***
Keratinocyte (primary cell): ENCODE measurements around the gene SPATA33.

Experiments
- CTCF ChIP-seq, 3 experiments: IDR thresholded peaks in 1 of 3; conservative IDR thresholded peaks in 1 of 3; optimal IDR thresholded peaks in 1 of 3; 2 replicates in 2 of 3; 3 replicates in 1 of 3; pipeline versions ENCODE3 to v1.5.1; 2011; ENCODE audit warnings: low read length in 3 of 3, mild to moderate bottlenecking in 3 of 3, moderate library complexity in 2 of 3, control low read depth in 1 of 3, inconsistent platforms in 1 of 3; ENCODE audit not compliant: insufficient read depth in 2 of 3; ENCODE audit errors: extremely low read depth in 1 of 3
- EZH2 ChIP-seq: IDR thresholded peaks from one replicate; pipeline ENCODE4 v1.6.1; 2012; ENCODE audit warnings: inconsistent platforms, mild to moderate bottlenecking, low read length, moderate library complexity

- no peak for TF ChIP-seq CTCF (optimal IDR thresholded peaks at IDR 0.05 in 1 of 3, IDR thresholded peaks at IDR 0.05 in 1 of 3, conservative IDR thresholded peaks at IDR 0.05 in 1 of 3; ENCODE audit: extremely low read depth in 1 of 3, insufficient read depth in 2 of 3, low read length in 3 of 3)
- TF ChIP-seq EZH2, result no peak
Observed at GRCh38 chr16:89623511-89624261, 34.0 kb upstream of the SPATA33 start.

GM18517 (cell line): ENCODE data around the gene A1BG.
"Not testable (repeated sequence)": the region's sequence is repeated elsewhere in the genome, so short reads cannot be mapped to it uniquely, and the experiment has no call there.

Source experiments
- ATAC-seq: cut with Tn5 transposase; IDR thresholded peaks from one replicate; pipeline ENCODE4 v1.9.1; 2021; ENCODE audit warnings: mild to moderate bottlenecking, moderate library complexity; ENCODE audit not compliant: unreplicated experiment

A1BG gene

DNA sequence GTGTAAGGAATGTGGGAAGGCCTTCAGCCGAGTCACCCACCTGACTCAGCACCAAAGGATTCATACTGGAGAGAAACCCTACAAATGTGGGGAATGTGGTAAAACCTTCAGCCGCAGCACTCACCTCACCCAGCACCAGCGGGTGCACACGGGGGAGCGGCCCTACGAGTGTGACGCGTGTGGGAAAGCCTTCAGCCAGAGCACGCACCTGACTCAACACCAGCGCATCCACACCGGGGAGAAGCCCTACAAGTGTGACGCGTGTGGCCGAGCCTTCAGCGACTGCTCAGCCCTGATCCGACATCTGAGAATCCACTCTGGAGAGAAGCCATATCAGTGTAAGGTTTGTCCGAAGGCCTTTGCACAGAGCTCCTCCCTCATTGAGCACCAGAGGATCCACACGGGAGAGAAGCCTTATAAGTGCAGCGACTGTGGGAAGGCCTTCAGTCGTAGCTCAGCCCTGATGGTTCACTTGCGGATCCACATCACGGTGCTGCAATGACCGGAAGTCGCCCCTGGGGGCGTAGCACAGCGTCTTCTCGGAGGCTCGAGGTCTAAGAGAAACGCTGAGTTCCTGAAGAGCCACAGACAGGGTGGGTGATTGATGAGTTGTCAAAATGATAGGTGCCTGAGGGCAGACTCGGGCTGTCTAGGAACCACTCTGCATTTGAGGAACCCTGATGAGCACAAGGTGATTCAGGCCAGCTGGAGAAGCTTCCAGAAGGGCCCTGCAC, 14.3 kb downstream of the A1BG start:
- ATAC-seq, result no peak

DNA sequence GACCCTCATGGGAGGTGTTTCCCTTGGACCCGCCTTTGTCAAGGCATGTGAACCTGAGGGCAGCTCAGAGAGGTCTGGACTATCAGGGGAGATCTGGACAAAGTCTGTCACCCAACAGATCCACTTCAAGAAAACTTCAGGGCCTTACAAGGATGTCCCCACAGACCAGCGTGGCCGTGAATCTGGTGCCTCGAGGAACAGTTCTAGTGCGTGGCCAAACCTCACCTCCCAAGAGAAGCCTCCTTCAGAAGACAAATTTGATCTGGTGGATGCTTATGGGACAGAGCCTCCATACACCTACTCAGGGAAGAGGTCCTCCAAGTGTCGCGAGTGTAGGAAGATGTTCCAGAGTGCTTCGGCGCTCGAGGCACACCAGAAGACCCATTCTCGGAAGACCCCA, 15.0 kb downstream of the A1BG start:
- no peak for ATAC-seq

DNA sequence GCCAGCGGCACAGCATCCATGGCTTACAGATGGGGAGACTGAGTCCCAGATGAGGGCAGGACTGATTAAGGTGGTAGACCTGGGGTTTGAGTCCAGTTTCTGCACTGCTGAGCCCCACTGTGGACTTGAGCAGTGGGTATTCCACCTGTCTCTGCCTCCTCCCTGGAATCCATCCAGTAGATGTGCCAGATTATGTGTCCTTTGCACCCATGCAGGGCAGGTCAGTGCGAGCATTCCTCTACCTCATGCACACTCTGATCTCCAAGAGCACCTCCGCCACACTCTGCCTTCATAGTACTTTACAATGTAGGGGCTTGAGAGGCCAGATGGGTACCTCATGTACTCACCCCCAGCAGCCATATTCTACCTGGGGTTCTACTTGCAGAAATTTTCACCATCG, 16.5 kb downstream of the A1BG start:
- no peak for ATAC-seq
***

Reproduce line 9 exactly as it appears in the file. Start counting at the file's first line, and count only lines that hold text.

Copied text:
"Not testable (repeated sequence)": the region's sequence is repeated elsewhere in the genome, so short reads cannot be mapped to it uniquely, and the experiment has no call there.